Here’s a round-up on housing legislation in our state legislature. In May SB 50 was postponed until the 2020 session (though it may come back through last-minute, back-room deals and maneuvers that involve a “gut and amend” of another bill and waiver of rules – stay tuned!). Many housing bills that are still on the docket seek to usurp San Francisco’s policies, ordinances, and planning codes by passing statewide laws. These are only the tip of the iceberg. In 2019 our state legislators introduced 200 bills to replace local planning laws and process with state-mandated standards and processes.SB 330 and SB 592 were heard this week before the Assembly Appropriations Committee. SB 330 mandates that all cities follow its prescribed timelines and review process for approval of housing projects. SB 592 sponsored by Senator Wiener originally governed beauticians and barbers. However, Senator Scott Wiener used a backroom “gut and amend” maneuver to re-write SB 592 making it a vehicle for more state mandates under the Housing Accountability Act. These changes further override the San Francisco’s control over planning and zoning. These bills are being pushed under the battle cry of “the housing crisis.”
A plethora of bills governing Accessory Dwelling Units. The worst of the group are: AB 68, AB 69, AB 881 and SB 13. For context, San Francisco has its own Accessory Dwelling Unit ordinance which allowed for legalizing existing ADUs and for permitting of new ones. AB 68 will in effect legalize multiple dwellings on all single family lots statewide. Under AB 68 an ADU “within the buildable area” can be approved without any City review or any appeal by adjacent neighbors. AB 69 instructs the state Housing Department to develop ADU construction standards by 2021. AB 881 provides for ministerial and not discretionary approvals of ADUs and invalidates provisions of local ADU ordinances that restrict ADUs in a variety of ways. SB 13 limits what local law can require of an ADU and like AB 881, requires a “by-right” ministerial process and shortens the approval time from 120 to 60 days. SB 13 also deletes the current enforcement procedure which included mediation.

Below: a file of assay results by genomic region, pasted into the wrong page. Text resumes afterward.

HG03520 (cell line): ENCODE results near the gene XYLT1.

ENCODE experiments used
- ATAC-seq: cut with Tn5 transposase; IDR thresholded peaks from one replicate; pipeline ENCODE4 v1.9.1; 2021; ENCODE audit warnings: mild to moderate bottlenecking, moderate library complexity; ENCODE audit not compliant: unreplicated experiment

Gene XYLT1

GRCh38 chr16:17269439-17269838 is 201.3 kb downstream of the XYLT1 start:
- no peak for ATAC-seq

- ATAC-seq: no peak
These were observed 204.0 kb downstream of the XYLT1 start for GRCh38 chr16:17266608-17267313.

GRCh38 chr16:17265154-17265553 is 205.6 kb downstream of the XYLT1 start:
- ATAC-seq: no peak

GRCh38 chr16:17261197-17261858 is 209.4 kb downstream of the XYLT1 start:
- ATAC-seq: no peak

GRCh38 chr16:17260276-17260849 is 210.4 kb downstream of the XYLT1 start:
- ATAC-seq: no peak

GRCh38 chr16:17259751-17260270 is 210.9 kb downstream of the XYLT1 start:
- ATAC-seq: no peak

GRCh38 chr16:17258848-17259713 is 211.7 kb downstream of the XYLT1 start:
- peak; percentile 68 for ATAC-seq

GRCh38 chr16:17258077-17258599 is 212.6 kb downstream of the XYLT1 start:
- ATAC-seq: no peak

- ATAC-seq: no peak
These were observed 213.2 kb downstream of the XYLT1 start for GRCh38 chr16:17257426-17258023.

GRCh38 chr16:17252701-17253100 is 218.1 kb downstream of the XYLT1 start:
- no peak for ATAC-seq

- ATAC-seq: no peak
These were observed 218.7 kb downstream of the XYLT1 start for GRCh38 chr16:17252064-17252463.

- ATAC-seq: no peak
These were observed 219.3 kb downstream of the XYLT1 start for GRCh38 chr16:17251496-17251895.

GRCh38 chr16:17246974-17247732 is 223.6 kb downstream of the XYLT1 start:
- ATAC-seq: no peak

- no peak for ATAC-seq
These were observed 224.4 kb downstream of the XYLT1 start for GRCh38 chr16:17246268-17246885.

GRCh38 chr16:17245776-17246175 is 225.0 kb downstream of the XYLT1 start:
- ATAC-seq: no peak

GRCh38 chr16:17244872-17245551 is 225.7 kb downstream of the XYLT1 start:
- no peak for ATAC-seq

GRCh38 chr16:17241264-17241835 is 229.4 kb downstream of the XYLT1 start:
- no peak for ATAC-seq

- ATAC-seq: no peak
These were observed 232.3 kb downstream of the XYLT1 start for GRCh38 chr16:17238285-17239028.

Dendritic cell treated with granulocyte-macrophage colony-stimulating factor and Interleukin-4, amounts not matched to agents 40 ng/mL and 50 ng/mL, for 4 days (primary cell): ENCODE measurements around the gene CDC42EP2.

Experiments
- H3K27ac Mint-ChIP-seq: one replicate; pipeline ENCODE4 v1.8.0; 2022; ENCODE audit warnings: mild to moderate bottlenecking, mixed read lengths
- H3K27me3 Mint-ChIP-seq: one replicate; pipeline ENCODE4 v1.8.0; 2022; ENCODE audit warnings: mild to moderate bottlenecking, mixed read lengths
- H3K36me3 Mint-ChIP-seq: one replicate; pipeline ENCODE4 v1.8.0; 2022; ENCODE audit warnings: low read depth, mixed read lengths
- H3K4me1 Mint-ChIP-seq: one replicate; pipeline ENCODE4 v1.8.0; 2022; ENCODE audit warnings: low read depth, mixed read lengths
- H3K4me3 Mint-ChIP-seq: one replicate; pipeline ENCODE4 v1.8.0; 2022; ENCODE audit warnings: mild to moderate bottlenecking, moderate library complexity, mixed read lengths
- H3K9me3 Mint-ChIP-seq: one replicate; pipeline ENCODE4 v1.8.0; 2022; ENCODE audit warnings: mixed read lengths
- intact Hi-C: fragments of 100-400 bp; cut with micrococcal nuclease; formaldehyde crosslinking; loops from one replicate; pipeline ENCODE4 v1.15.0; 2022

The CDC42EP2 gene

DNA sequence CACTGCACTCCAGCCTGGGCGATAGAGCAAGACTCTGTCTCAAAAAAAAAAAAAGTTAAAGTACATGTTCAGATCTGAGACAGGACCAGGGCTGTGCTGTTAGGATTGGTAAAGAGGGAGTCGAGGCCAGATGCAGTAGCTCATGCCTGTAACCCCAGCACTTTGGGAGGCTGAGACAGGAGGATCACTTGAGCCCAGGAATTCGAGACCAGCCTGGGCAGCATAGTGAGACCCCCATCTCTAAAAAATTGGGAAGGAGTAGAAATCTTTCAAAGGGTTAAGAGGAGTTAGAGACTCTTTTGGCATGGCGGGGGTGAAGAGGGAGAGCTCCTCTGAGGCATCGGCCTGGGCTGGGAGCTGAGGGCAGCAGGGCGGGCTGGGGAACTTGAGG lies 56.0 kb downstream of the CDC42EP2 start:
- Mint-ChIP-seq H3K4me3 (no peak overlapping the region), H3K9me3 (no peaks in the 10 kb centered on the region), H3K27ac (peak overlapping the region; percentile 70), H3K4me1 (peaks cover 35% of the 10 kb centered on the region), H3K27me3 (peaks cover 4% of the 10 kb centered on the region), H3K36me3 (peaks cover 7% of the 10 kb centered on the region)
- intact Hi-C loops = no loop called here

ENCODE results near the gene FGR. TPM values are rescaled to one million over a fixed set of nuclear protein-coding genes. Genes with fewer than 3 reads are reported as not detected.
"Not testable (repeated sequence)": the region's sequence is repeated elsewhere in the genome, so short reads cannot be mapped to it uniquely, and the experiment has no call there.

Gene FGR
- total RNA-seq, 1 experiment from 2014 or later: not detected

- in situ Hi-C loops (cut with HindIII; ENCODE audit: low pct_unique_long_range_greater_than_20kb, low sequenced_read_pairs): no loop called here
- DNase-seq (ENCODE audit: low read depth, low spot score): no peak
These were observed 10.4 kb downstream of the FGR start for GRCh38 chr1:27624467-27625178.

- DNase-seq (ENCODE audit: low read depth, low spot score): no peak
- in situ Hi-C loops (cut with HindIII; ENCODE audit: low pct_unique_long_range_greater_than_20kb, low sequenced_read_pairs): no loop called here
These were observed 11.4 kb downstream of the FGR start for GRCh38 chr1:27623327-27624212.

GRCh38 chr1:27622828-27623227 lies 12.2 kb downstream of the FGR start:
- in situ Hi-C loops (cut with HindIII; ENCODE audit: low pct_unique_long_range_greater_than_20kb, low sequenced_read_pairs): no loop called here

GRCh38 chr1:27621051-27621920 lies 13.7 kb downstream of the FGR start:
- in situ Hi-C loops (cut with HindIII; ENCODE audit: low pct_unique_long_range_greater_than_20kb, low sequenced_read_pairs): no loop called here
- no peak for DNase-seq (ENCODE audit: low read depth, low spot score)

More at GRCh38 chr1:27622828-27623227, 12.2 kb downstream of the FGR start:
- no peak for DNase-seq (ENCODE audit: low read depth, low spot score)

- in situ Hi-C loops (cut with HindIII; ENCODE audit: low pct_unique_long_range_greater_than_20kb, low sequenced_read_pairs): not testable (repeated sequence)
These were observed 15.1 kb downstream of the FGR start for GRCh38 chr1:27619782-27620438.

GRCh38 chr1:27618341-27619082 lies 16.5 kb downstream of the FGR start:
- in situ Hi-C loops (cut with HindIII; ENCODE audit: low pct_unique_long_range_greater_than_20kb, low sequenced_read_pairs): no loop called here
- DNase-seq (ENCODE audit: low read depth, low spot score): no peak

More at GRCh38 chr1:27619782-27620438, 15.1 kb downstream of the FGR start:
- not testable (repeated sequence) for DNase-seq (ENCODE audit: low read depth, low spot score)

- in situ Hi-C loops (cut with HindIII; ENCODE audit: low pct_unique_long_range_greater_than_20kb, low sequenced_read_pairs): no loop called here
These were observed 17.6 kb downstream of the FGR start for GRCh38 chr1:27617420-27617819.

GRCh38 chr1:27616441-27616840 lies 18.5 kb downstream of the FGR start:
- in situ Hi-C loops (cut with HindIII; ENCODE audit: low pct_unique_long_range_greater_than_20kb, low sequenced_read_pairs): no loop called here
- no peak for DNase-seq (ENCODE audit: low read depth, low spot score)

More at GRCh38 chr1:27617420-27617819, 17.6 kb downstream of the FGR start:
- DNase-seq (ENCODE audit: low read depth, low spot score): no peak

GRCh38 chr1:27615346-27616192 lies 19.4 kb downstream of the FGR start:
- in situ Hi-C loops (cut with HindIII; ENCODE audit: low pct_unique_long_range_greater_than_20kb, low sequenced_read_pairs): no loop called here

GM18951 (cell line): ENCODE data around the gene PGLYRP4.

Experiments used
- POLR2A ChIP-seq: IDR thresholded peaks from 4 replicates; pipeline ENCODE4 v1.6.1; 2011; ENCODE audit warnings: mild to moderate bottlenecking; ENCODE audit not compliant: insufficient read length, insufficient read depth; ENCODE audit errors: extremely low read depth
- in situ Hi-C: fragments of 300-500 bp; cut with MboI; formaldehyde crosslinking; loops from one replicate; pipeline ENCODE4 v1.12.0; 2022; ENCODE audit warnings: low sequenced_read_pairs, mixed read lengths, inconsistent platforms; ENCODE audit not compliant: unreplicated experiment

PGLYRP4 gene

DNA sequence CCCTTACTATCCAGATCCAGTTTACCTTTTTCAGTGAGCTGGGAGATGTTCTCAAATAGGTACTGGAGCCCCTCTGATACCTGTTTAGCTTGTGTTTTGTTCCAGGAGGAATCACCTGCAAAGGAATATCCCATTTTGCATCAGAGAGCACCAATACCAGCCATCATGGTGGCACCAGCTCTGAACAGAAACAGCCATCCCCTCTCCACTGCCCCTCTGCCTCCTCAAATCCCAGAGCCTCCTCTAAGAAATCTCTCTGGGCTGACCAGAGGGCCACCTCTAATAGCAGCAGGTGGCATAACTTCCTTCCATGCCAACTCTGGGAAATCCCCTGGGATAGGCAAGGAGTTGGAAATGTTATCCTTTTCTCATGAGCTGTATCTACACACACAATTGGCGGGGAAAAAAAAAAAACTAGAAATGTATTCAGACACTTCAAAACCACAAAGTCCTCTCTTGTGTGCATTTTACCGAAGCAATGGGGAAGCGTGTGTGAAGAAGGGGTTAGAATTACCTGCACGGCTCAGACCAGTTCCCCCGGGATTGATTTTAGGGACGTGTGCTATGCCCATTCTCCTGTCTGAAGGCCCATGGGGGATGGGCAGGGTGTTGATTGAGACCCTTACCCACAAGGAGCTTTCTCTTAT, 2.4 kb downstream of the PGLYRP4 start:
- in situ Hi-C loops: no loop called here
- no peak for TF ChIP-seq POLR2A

AB 1487 creates a “housing finance authority” governed by the Metropolitan Transportation Commission board and staffed by MTC employees. This bill is an overreach and expands the Metropolitan Transportation Commission’s charter without any voter approval. It gives the MTC the ability to hand-pick a small group of representatives. The bill also gives this entity the ability to propose taxes and to impose its measures on local governmental ballots.
If your head is spinning, here’s a data-driven analysis written by an Albany elected official arguing that California’s housing crisis is simply one of affordability. Using data from California state agencies, it refutes the narrative that we need to incentivize more market-rate housing. And it illustrates how the jobs/housing imbalance has increased the cost of market-rate housing beyond what median (and lower) earners can afford.
If you oppose these bills, please write to your assemblyperson and to Governor Newsom. DHIC advocates for policies and laws at the City and state level that fund and incentivize more affordable housing, that balance the needs of existing neighborhoods and their built environment with future growth, and that allow all stakeholders (especially local residents) to have a voice in the process. How do these bills solve San Francisco’s need for below-market rate affordable housing or address the decreasing quality of life from poorly planned growth?